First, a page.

July 29, 2012
The feeding of the five thousand. It is one of the very few miracle stories that appears in all four gospels. As is almost always the case with John, the way the story is told here helps us understand better and more deeply that gospel writer’s unique perspective on Jesus and what he wants us, his readers to understand and experience.
There are at least two key differences in John’s telling. In the first place, the immediate context for the miracle is not Jesus’ compassion. It is not worry about what the people will eat that causes him to act. Rather, this miracle, this sign, to use John’s word, is meant to demonstrate Jesus’ power. In addition, John provides a particular religious context. This takes place during the festival of the Passover, that great celebration of the deliverance of the Hebrew people from bondage under Pharaoh. It was a festival with political implications during this later period of bondage, as the Jewish community lived under Roman rule. But it was also a festival centered on food, with the development of the Passover meal occurring during this period.
Secondly, instead of the disciples’ distributing the food. Jesus does it himself. This sign, unlike the earlier one where he changes water into wine, is effected through Jesus’ direct agency. He takes the bread, gave thanks, and distributes to the crowd. By the way, that language mimics the language in the Eucharistic prayer we say every Sunday.
We will have occasion over the next weeks to look more closely at how John interprets the feeding of the five thousand. Today, I would like to focus on what he have in front of us and in the larger context of John’s gospel. I am particularly interested in thinking together with you about how John uses these miracles, or signs.
This is the third sign that Jesus performs in the gospel. The first is the wedding at Cana, when he turns water into wine. The second occurs in chapter 5, when Jesus heals a paralytic at the pool of Siloam. This story also comes after Jesus’ encounter with the Samaritan woman, and there are resonances here with that story as well.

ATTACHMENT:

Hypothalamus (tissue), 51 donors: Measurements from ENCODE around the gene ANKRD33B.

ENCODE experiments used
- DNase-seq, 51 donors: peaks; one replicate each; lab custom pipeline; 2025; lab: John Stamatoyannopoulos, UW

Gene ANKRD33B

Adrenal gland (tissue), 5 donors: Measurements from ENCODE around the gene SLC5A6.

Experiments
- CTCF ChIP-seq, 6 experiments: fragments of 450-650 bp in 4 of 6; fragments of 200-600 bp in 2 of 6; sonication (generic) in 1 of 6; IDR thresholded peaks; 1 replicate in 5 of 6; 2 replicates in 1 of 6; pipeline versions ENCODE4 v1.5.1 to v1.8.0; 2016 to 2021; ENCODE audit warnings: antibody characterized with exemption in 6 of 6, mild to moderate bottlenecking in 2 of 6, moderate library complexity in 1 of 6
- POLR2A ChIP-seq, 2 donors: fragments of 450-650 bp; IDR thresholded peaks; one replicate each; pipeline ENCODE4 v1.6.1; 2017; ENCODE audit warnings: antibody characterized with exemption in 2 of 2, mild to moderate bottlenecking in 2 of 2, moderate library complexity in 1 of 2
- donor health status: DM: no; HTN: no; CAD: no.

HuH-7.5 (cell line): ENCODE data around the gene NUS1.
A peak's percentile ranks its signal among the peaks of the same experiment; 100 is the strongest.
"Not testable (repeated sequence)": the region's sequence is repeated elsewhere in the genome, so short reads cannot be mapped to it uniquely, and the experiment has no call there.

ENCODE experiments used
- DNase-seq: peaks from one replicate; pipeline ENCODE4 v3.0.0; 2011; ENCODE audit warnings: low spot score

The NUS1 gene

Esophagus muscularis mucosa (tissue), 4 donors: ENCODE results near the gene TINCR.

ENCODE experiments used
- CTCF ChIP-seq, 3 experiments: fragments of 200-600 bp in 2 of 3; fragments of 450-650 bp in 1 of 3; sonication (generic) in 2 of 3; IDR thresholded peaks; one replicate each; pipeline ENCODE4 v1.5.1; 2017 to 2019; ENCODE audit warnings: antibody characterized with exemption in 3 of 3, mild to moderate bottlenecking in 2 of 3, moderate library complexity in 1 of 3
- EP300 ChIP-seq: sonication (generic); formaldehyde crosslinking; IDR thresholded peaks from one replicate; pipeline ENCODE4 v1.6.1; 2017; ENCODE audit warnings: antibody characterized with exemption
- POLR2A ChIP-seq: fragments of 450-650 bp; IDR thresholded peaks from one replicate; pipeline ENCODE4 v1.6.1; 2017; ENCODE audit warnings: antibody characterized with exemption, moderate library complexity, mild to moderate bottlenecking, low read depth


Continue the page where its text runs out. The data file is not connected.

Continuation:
I would like to point out two things about this connection with the earlier signs. Here, as earlier with the wedding at Cana, Jesus produced much more food than was necessary. In spite of the fact that there were only five loaves and two fishes to begin with, after everyone had their fill, there were twelve baskets of barley loaves left over. Similarly, at Cana, Jesus made a super abundance of wine, far more than was necessary at that point in the celebration. The second thing to note is the response. At the end of the story of the transformation of water into wine, John writes, that in this sign, “Jesus revealed his glory and his disciples believed in him.” Here the people respond by saying, “This is indeed the prophet who is to come into the world.” By the way this statement echoes one of the things the Samaritan woman said in an earlier chapter.
As the chapter continues John will develop the meaning of this sign. For now, however, our focus should be on Jesus’ actions and the crowd’s response. In a sermon a few weeks ago, I mentioned that for the Gospel of Mark, the healings and miracles that Jesus performs are not intended to create or sustain one’s faith. Rather, they are the product of faith. Jesus told the woman who was healed when she touched the hem of his garment, “Your faith has made you well.” This approach to miracle can easily be misunderstood. Too many Christians who pray for God’s healing believe that if only they had enough faith, God would deliver them from their distress. That’s not what Mark meant. His critique of miracle was directed at those who believed Jesus’ power to heal the sick or calm the storm was evidence of the sort of super-hero Messiah he was. For Mark, that interpretation got Jesus and messiah-ship all wrong.